In his important essay presented to the Virgil Society in 1947 in London, T.S. Eliot attempts to nail down what makes a classic work of literature a classic. It’s actually not that easy to do. I am reminded of the comment by Ben Jonson about his contemporary’s plays (i.e. Shakespeare). He says they were “not of an age, but for all time”. I tend to agree. A piece of literature say, like Virgil’s Aeneid, or Dante’s Divine Comedy or the Bible or Shakespeare that speaks to any and every age with eloquence and wit and invokes joy and wonder is certainly a classic, in at least one sense of the term. But as Eliot points out, a classic can also be a classic for just one particular language group and cultural group as well. Not all classics have universal appeal.
Here below are some of the criteria which Eliot puts forward other than ‘it has stood the test of time’. Well, yes, a classic does do that, but then so do the Roman aqueducts, now still standing but defunct. Just enduring the ravages of time does not make something a classic in a literary sense.
First of all Eliot reminds us that a classic can only be recognized as such with the benefit of hindsight and in historical perspective. While I think this is largely true, and don’t think it is entirely true. Shakespeare’s plays were wildly successful in their own day and made the man rich, retiring as he did before he reached 50 from London back to Stratford upon Avon. But I take his point that it takes time to compare a new work of literature to the body of other classics, before one can really say it is a classic. I am reminded of John Wesley’s rather narrow minded review of Handel’s Messiah when he saw it performed. He said, ‘it had some affecting portions, but I doubt on the whole it will endure’. Boy was he wrong.
For Eliot the designation ‘a classic’ refers to a work of great maturity, and I would add, great insight, especially great insight into human character among other things. He distinguishes rightly between a universal classic, and a work that is a classic only in relationship to its own culture and language groups and other works of its sort and locale and tradition and age.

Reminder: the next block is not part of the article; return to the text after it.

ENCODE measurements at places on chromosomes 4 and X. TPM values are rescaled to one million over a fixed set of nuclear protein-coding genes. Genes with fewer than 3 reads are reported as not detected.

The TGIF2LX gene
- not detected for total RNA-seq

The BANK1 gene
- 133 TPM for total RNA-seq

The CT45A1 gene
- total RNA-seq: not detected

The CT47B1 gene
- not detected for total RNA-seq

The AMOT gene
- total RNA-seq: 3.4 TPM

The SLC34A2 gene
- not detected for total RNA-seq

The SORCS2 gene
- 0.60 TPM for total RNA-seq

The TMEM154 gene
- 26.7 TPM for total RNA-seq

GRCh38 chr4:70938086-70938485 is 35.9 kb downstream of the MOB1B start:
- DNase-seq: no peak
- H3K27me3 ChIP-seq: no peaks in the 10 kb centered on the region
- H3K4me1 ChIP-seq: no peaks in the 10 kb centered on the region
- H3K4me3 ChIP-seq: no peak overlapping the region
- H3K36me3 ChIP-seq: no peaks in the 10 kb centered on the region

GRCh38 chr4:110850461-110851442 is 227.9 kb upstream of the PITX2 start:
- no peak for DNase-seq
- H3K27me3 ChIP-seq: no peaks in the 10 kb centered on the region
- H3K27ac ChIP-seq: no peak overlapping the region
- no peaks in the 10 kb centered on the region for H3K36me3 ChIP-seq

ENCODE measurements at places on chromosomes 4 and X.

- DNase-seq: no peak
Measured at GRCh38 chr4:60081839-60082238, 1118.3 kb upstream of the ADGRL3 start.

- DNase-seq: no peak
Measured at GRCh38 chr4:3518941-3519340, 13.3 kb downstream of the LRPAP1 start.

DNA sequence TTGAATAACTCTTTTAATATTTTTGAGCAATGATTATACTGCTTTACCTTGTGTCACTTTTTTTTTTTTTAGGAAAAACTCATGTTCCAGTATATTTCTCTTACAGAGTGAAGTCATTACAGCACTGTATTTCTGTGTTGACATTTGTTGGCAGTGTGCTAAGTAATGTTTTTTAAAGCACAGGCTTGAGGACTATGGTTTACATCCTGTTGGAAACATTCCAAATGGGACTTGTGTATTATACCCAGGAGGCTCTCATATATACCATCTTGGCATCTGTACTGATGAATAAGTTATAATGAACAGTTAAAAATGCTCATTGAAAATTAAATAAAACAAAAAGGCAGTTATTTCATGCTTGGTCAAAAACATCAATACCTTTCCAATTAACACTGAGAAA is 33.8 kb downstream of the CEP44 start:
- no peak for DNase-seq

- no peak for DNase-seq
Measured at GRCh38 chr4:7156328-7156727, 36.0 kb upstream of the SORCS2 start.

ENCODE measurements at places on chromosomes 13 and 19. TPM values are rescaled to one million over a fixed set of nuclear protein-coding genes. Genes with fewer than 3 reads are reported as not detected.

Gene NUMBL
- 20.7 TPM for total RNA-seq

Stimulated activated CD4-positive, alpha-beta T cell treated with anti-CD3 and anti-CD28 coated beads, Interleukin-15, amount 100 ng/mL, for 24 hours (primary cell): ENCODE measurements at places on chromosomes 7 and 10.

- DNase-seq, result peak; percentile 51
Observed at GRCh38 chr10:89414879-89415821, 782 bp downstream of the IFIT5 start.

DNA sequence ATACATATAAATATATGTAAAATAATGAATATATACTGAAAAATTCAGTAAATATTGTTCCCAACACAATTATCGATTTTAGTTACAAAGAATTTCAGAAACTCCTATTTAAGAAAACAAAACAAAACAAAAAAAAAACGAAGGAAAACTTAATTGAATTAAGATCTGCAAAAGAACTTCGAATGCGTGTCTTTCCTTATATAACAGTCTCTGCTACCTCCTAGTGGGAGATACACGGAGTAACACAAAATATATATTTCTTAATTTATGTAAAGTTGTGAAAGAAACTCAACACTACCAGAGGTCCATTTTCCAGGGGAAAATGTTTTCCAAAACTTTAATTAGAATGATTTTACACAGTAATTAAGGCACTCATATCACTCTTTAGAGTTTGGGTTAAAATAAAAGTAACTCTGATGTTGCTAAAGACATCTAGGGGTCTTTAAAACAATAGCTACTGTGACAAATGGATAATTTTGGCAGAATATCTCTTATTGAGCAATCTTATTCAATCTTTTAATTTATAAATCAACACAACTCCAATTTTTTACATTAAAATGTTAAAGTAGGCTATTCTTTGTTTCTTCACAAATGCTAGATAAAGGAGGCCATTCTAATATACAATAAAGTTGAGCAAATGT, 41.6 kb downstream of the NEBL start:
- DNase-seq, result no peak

What Eliot means by maturity is that for a classic to emerge, the culture itself, and its language has to have matured to a point where such is possible, where the best possible use of the language can be made to express something well and wisely and perspicuously. As Jonson once said ‘perspicuity is the chiefest virtue of a style’. But a classic can only be produced by a mature mind operating at a stage in history where the language and culture of that region has matured. One may well ask— how are classic works of literature even possible in a culturally chaotic setting, or one where the language itself is undergoing constant change, and not in a more eloquent direction, such as is the case with American English these days. ‘What Up Dog?’ does not exactly cut it as a phrase to be used in a work of enduring literary merit, in a classic.
It becomes clear as one reads on in Eliot’s essay that by classic, he does not merely mean a work from hoary antiquity, such as the Greek and Roman works enshrined and ever freshly retranslated in the Loeb Classical Library series though some of those works qualify as a classic in Eliot’s sense of the term. We, on the other hand, seem prepared to talk about an ‘instant classic’ when it comes to films or popular novels or good albums and the like. What is usually meant by the term is a work of remarkable creativity which makes it appealing to a culture where the new is always assumed to be the true, and the latest the greatest. As Eliot reminds us however “The persistence of literary creativeness in any people, accordingly, consists in the maintenance of an unconscious balance between tradition in the larger sense– the collective personality, so to speak, realised in the literature of the past– and the originality of the living generation.” (p. 15). He’s right about this— a classic is something that draws on the past but does not live there. It has a familiar as well as a creative element to it. I think this is why for me, while I can certainly see Impressionistic art as classic works in various cases, I find absolutely nothing classic about Mondrian or Kandinsky. Pointless pointalism does nothing for me either.